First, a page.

Oseltamivir (Tamiflu, Roche) has been downgraded by the World Health Organization (WHO) in the biennial review of its list of essential medicines.
A WHO expert committee removed Tamiflu from its list of “core” medicines, relegating it to the “complementary” list, a category used for drugs with consistently higher costs or less attractive cost-effectiveness.
This represents the latest blow to a drug whose sales hit $4 billion in 2009, riding on the back of worldwide stockpiling during the swine flu pandemic.
The spectacular rise and slow fall of Tamiflu is a cautionary tale worth remembering, if only to protect us from ourselves, the next time the public stampedes to pour money into the coffers of private industry.
Don’t forget; among the newspaper headlines screaming at politicians to stockpile Tamiflu in 2009, there was no shortage of doctors’ voices criticising any delay in access to the drug. Plenty of public health advocates—nearly all those with any influence—got it wrong, and we front-line clinicians were swept along.
The Tamiflu provided free to my Aboriginal health clinic provided the only opportunity in my entire career to stride out into my waiting room, spectacularly arrayed in gown, gloves and mask, to administer a drug to people who were mildly unwell with a fever. For two months I felt like I was on the set of the film, Contagion.
As it turns out, for my patients who did indeed have swine flu, the drug I so dramatically administered would have shortened their symptoms by just half a day, and not done a thing to prevent either complications or hospitalisation.
We only know of the extent of our mistake thanks to the dogged persistence of a few Cochrane reviewers, and the support of The BMJ. These folk noticed an anomaly that had eluded governments all around the globe, whose advisers were allowed to divert hundreds of millions of dollars from other public programs.
Professor Chris del Mar, one of the Cochrane reviewers, explained on ABC’s Catalyst program, “When we did the initial analysis, it was straightforward. We just looked at published data…the drug reduces complications…easy.”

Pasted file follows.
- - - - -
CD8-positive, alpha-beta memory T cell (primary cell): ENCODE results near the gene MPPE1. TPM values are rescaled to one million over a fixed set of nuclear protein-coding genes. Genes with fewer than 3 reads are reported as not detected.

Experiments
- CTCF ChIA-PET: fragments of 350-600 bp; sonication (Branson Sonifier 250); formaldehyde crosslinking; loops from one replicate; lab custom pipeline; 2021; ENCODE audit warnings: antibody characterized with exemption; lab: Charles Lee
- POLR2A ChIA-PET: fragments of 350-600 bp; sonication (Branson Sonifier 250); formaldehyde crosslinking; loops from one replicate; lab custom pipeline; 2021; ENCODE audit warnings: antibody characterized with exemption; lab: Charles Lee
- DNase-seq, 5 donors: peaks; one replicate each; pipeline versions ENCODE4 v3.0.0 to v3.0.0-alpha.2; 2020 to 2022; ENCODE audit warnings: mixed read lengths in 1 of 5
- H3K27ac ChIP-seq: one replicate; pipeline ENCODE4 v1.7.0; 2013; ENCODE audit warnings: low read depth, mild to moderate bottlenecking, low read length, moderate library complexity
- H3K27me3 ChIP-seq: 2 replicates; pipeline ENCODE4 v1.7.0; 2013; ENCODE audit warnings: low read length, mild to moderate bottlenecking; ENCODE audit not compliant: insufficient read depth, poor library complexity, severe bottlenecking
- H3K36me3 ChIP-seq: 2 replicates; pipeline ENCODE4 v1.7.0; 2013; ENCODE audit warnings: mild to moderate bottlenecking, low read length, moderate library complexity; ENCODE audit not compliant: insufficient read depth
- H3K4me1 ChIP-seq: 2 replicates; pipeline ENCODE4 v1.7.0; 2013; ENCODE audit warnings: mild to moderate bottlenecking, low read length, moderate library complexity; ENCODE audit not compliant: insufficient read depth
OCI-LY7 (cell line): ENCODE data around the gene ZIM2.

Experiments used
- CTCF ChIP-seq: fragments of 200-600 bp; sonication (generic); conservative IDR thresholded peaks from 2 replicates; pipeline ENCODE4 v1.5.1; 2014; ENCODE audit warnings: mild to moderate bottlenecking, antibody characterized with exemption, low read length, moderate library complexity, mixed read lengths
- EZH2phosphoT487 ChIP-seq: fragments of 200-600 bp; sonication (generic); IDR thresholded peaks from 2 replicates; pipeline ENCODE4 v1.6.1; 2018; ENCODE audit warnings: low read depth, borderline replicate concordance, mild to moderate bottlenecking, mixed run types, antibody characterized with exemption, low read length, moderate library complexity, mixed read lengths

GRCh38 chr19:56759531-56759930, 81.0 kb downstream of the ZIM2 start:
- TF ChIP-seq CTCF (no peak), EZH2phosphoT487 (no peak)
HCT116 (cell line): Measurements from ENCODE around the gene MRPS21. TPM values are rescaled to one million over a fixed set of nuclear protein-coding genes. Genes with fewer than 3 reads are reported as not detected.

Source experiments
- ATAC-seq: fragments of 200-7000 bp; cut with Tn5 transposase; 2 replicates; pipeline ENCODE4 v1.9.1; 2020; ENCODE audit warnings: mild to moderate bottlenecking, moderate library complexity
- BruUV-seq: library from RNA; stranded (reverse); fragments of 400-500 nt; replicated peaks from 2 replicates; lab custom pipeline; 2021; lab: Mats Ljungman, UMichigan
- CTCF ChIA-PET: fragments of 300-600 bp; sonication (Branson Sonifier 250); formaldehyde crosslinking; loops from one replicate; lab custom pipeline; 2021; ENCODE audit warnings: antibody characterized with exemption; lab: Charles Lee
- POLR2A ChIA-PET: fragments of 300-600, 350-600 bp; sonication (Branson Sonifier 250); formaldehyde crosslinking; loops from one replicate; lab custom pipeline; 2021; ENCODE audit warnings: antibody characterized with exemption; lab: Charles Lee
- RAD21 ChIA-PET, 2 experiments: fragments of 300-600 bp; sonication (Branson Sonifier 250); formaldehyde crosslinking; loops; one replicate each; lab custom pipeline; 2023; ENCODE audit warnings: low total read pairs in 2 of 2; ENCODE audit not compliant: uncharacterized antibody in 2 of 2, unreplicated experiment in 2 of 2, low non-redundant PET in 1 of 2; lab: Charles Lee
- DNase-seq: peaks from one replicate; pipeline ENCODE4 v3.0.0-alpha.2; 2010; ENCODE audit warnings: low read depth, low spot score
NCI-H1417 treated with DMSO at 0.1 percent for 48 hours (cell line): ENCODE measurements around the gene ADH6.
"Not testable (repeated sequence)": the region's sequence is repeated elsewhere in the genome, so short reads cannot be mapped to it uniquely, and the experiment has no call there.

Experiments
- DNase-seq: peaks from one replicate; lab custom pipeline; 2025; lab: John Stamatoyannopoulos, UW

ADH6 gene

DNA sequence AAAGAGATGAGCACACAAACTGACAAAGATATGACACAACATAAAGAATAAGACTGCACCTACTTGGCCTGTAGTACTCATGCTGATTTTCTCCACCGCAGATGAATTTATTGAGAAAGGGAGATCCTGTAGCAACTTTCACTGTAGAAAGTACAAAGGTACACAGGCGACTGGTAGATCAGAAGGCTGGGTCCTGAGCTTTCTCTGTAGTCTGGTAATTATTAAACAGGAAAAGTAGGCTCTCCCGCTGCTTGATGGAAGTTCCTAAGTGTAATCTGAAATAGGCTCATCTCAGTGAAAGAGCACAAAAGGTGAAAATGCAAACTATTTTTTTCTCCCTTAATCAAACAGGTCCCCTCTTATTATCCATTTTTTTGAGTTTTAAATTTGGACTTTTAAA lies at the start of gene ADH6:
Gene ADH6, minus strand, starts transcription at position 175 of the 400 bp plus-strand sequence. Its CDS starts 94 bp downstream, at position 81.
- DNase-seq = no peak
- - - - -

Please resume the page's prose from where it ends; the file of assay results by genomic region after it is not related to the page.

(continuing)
But he soon became worried that the data may have been cherry-picked (the majority of trials were fully funded by Tamiflu manufacturer Roche), and that there may also be unfavourable results which hadn’t been published.
The Cochrane reviewers asked Roche for its unpublished trials, and that is where the trouble started.
BMJ Editor-in-Chief Fiona Godlee described the process as “a really lengthy cat and mouse, Alice-in-Wonderland, bizarre experience of trying to get data on a drug which governments around the world were busy buying, stockpiling and spending billions of dollars on.”
It took an extraordinary four years of legal and public pressure (and ongoing Tamiflu sales) before Roche was finally forced to release the less favourable information, which turned out to be the majority of data ever collected on the drug.
Dr Godlee was unimpressed by the effort it took. “I think it’s very hard to explain why this behaviour by the pharmaceutical industry in supressing data over many years is not considered as misconduct.”
That was the beginning of the end of Tamiflu’s golden run.
New analyses undermined the primary justification for stockpiling—a reduction in complications and hospitalisations—and the current WHO downgrading is the latest reminder of the folly of the 2009 international spending frenzy.
That money is long gone now, and the only thing it earned us was a valuable lesson.
This story is worth re-telling, so that next time the stampede begins, more of us are willing to look beyond the emotive calls to spend up big.
We must insist on close examination of the evidence, and our right to see all of it before buying the product.